“Why am I here tonight?” Mateo asked. He took his glasses off and set them carefully on the gurney. “Because I don’t know why I can’t cry.” Looking at his hands, open in his lap, he considered each palm in turn, seemingly puzzled by its emptiness. Then his eyes came back up to mine, and his story began to slowly drain out, passively, by force of gravity.
He had been brought to the ER by his three brothers, who were surging about in the tiny waiting room down the hall; I was the psychiatrist summoned to evaluate him. My first impression, on stepping into the room, was that he seemed childlike — just 26 but appearing much younger, with smooth skin and rich brown eyes framed by thick black glasses; he looked as though he had lost his backpack, or perhaps was worried about his homework. And yet that impression lasted only an eyeblink.
Eight weeks earlier, he told me, his wife of a year — his pregnant bride — had been crushed and killed in their car. She was stolen from beside him late one night, as they drove in darkness on a country highway. They were returning from a weekend bed-and-breakfast getaway in Mendocino, when a white-panel van cut across their lane. Mateo jerked the wheel hard left, and their little car flipped into the median, finding a small tree stooped there that had been waiting quietly 50 years for this moment. They hung upside down for an hour, Mateo trapped beside his wife’s broken body, the young family swinging quietly in their seat belts — along with the little one too, deep within her, cooling slowly along with her, unsafe in her soft embrace.
He stared at the wall now, arms empty. Two months later, there was still visceral horror in his heart — but also a relentless dry isolation. As we talked, I learned this was a man whose inner self, his emotions, had been projecting out into the world — tears had come before, in his adult life, in many moments of joy as well as sadness — but this dimensionality was now reduced, his expressions flat and colorless. He seemed set aside, set apart in time, sighted in one direction only. When I asked about his plans, there was only nothingness. Mateo could not see even a few minutes into the future, which was invisible, impossible, a featureless white wall.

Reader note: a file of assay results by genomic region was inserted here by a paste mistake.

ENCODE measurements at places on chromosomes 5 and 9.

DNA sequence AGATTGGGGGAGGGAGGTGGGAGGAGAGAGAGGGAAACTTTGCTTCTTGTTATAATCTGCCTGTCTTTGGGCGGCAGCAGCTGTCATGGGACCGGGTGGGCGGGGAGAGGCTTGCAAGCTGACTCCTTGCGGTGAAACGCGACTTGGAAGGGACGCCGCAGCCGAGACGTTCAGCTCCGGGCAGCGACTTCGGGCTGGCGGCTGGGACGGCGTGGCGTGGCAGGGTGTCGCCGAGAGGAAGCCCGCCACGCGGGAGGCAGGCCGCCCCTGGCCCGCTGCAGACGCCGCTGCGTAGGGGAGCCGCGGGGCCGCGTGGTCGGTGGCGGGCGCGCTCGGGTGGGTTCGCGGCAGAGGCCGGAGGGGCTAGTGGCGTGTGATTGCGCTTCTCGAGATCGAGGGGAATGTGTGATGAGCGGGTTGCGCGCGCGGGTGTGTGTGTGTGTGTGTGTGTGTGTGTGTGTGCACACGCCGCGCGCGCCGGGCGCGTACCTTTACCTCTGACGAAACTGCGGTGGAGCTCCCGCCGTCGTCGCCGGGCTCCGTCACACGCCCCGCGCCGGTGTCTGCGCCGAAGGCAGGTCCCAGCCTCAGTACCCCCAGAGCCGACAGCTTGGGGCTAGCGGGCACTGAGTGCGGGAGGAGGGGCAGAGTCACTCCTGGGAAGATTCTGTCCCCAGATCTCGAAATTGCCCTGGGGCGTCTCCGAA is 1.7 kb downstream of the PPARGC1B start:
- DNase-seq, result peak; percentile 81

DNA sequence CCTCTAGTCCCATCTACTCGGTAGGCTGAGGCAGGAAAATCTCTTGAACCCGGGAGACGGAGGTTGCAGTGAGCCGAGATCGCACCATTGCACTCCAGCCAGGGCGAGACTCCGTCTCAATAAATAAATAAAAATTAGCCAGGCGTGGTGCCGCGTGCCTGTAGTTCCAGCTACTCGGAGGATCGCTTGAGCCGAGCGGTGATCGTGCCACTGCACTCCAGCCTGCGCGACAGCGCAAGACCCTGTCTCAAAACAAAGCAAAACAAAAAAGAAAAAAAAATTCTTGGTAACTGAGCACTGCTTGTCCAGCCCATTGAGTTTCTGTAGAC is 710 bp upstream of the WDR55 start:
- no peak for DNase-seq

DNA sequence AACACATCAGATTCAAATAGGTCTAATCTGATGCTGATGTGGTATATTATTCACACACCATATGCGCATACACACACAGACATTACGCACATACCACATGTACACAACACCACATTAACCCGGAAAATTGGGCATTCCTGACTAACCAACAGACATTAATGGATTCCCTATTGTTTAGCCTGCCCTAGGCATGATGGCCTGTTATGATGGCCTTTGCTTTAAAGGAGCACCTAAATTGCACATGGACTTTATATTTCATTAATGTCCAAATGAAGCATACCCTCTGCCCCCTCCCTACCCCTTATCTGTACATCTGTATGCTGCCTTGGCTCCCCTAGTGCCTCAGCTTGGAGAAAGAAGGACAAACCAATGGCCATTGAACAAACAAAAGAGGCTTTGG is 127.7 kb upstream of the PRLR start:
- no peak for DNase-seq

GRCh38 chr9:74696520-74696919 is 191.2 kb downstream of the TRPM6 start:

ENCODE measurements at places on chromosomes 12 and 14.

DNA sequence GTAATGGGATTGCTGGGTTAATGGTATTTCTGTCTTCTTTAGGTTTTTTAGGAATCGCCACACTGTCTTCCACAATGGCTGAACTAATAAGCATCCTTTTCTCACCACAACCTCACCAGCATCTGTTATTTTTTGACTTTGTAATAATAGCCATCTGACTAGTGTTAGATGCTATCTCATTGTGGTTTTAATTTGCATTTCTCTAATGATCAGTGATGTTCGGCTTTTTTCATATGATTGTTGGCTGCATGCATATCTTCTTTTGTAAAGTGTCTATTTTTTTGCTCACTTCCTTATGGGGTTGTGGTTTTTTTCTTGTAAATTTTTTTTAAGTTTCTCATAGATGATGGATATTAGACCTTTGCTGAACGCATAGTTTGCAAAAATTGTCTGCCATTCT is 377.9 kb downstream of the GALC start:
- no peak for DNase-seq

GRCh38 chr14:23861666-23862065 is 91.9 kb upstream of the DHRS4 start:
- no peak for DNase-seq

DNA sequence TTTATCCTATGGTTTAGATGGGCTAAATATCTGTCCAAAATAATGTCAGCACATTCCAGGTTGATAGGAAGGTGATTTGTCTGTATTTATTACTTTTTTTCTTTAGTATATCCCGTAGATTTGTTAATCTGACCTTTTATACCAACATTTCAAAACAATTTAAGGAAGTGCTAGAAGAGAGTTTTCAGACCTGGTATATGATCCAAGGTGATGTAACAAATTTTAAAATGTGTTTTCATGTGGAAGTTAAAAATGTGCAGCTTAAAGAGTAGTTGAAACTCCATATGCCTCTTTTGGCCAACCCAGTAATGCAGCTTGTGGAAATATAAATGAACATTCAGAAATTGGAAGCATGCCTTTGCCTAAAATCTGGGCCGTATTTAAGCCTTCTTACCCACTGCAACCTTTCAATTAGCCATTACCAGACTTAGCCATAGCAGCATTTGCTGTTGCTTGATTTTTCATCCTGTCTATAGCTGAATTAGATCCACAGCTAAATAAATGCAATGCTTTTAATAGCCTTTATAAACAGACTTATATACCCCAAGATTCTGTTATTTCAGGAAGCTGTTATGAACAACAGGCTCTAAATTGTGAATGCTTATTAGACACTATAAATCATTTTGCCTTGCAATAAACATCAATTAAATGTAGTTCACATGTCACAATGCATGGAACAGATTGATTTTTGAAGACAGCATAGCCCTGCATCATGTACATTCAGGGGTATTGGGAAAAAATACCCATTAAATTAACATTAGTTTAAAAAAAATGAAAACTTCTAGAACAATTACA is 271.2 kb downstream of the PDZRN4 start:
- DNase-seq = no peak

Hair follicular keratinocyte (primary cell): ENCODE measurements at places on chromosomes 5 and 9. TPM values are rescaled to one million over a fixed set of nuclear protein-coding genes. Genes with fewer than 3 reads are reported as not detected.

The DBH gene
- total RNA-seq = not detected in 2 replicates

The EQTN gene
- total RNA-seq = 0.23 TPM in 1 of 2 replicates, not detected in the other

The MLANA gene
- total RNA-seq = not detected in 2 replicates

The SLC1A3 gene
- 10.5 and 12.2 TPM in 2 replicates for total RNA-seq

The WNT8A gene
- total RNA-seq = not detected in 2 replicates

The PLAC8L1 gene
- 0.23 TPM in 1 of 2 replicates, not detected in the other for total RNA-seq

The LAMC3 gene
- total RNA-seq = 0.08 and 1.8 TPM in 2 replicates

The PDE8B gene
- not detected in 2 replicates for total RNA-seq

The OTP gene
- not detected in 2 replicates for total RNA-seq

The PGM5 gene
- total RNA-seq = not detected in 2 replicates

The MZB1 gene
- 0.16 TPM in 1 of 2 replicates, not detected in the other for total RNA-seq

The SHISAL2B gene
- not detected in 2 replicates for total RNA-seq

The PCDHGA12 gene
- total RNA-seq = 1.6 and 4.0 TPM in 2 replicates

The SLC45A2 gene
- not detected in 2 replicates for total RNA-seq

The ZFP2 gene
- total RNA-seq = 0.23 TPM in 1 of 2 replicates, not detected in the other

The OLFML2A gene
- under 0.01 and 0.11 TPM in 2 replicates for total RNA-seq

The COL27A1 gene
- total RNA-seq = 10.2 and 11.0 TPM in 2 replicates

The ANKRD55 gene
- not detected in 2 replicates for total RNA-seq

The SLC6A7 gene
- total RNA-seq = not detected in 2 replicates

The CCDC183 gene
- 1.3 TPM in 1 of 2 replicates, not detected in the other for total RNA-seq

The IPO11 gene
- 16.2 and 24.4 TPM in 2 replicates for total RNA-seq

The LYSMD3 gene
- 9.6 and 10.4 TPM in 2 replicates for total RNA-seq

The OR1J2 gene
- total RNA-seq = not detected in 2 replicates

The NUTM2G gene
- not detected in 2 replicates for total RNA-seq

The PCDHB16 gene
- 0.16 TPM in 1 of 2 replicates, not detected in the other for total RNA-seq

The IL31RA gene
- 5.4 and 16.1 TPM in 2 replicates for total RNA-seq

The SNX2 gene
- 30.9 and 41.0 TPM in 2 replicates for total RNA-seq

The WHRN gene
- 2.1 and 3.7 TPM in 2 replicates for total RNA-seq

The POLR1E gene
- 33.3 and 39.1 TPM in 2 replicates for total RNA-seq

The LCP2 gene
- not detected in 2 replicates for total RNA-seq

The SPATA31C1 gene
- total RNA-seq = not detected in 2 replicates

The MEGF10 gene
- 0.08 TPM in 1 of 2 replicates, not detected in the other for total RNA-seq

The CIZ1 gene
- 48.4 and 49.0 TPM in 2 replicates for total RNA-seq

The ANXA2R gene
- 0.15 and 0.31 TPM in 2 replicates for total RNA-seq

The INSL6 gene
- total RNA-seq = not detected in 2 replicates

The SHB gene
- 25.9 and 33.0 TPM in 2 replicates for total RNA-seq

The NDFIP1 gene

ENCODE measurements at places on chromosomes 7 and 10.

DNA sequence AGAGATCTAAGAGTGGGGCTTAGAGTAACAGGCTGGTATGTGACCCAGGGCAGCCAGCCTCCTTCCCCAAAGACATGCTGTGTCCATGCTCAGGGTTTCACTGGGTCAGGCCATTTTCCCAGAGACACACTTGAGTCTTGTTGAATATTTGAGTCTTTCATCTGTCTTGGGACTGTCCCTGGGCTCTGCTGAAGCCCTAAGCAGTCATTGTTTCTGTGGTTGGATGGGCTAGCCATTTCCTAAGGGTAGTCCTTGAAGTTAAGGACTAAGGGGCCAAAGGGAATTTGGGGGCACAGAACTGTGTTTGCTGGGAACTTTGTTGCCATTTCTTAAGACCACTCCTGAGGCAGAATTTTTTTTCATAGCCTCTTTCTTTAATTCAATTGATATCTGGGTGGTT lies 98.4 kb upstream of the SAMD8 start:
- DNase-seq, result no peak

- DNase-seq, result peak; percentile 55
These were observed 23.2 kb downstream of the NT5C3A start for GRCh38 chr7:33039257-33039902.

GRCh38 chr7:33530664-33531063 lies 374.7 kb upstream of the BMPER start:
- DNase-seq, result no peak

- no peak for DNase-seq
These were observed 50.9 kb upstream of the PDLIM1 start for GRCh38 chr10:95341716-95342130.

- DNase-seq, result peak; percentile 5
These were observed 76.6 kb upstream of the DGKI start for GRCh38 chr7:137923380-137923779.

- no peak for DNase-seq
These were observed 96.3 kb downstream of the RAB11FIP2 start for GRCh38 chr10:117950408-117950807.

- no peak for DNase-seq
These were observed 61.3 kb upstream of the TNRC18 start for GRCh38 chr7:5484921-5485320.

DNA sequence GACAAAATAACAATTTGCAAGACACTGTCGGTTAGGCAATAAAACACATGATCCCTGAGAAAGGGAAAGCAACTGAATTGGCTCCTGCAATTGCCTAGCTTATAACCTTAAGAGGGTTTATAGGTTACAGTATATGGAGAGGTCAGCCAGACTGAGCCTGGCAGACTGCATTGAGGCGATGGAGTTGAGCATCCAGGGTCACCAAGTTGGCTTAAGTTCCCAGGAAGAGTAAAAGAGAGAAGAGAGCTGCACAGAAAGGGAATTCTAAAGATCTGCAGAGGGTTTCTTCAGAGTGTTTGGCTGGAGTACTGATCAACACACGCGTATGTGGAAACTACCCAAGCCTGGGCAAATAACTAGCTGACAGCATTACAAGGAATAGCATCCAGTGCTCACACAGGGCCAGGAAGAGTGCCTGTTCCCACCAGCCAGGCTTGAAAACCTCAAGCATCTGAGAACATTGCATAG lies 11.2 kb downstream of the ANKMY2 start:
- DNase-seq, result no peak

Crying is significant in psychiatry; our patients experience extreme emotions, and we work with the expression of these emotions. But the reason for tears is a mystery; pure emotional tears are not clearly present elsewhere in the great ape lineage, and with all the risks of revealing true feelings in complex social environments, the poor controllability of this emotional signal seems a handicap rather than an advantage. Yet value may lie in a signal remaining largely involuntary, and thus mostly true.
Every innovation in evolution is accidental at first. Our neurons are guided during brain development by a vast diversity of path-setting molecules as strong as thread-guides on a loom — tiny signposts that send a slowly growing bundle of nerve fibers, called axons, on to the next brain region, or turn it back if it has come too far. Mutation in genes governing any of these steps, redirecting axons from emotion-regulation regions of the brain, would be enough to bring into the world a new way of being human, with a new way of expressing feeling.
The new target here, for tears, would have been deep in the brainstem: the cells of the seventh cranial nerve, grandmaster of facial expressions but also of the lacrimal gland — the storehouse of tears. The lacrimal system likely evolved for flushing irritants from the eye, washing away particulate nuisances. With an almost-trivial rewiring, seventh-nerve control of tears would have become accessible by floods of emotion — with a tweaking of fibers already present, already projecting from emotion-control regions in the upper forebrain down to the brainstem parabrachial cells that regulate emotional changes in breathing (next-door neighbors of the seventh-nerve lacrimal cells) — and so finally wrenching, from within, the full cathartic, diaphragmatic contraction of the sob.